A lot of CTOs and technical people get asked what they use for their personal projects. So to be completely honest, I use Groovy/Grails. Do I think it is the best thing out there? Maybe not, but let me explain why I use it and what I expect. The thought process would be useful for anyone making choices about technology platforms for oneself.
So I started way, way back with PDP RSTS Basic and soon moved to Apple Basic. I realized I could not write games and dropped into 6502 assembly for which I will always hold a sweet spot. My first “real” language was K&R C. Yep – pre-ANSI standard. I stayed with C through college, grad school and well into my first job. I would drop into Motorola 68K assembly, 80×86 assembly and other close the metal languages. Of course like any proficient Unix guy, I would script in ksh and eventually bash. I developed decent abilities to use awk, sed and other utilities (make files with tabs anyone?).
By the dawn of the internet age, in 1995 I start to use Perl for a lot of coding. When I was writing CGI, I realized the speed of development overrode the absolute speed of C. Given the choice of writing a makefile, compiling a program and the random segfault vs. popping into an editor and getting a working script, it was obvious that much of the development for the web would head towards interpreted, RAD systems. However, Perl did suck in so many ways and when Java was born, it was a natural fit for an old C hand like me. I dove in and wrote Java since before the 1.0 release up until now (Java8). I did not appreciate the bloat with each release and the slowness to adopt good trends in languages. The J2EE standard with its endless XML configuration files really started to grate on my sensibilities. The beauty of the JVM and the simplicity of the Java language were overshadowed by the monstrosity of the J2EE container. At the same time ORM and other developments got rid of a ton of cut and paste code that was prone to errors.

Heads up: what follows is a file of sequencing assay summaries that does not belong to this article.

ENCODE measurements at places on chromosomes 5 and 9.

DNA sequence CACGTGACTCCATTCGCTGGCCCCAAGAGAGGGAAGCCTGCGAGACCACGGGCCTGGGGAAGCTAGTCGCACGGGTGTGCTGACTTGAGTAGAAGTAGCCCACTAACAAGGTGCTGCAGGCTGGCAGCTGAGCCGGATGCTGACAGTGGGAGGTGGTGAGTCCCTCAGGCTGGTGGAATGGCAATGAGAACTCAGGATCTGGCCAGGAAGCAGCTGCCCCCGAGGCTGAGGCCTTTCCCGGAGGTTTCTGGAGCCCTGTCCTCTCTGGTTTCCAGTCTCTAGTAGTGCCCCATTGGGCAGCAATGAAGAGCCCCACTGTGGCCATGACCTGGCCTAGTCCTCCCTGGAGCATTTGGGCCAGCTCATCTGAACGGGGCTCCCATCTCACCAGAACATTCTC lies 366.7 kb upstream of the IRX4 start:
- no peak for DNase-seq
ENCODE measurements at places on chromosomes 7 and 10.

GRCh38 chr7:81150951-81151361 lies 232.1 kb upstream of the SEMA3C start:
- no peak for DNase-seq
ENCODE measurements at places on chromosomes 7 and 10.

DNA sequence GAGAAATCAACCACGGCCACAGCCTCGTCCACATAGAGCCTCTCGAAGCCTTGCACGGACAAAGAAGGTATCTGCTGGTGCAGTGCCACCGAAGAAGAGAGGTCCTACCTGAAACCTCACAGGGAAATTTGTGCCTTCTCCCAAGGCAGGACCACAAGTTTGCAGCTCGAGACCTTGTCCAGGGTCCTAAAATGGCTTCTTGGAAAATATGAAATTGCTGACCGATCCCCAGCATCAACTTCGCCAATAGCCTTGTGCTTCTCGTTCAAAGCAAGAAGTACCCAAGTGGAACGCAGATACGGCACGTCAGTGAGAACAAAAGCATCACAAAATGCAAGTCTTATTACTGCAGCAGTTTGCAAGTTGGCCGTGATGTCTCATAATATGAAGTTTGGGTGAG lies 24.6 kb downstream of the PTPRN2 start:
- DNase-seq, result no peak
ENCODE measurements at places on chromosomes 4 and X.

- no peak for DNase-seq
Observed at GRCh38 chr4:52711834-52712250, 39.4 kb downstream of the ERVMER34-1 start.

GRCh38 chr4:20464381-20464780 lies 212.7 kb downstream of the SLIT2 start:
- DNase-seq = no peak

Sometime later a friend, Jim White, introduced me to Groovy. It was a language with just the right amount of syntactical sugar and the development speed of an interpreted language. Even in its early form, it did a lot right. After a while, this MVC framework called Grails came to be – I started using it with the 1.01 release. Modeled on Ruby/Rails, it leveraged the maturity of the JVM, the convenience of Hibernate and the newfound paradigm of convention over configuration. I was hooked.
It was rough in a lot of places – the stacktraces were often mysterious. Built on top of the Spring framework, it had lots of great features like IOC, but also grew as Spring grew. But what I loved about it was that I could use tons of mature Java libraries as first class citizens of the framework. The templating language was a good natural extension of JSP. The plugins in the ecosystem were robust and written by really sharp folks.
Most of all I was really productive in it. Groovy as a language has continued to lead the way in everything from syntax to closures, to lambda (functional programing), mixins, and reactive programming. It is always ahead of Java in this regard and I find the concise nature of Groovy so much better than the verbosity of Java.
With a skeleton crew, the Grails team has tracked a lot of the thought leadership in frameworks – so I can continue to grow while still having a comfortable and productive set of functionality to fall back upon. I think it is still best suited to RAD style projects – I love doing quick sites and projects in Grails. It works well up to a pretty healthy size and then one can still pop into a number of more performant ways to solve specific bottlenecks. I find myself less enamored of ORM over time. I still find parts of Grails that drive me nuts and those will be the source of more writing
Have I tried other platforms? Of course – I have challenged myself with Node.js/Angular, Python/Flask, Scala/Play and many, many others. Each has its own strengths and weaknesses. But it comes down to productivity, and for me nothing has beaten Groovy/Grails in that regard.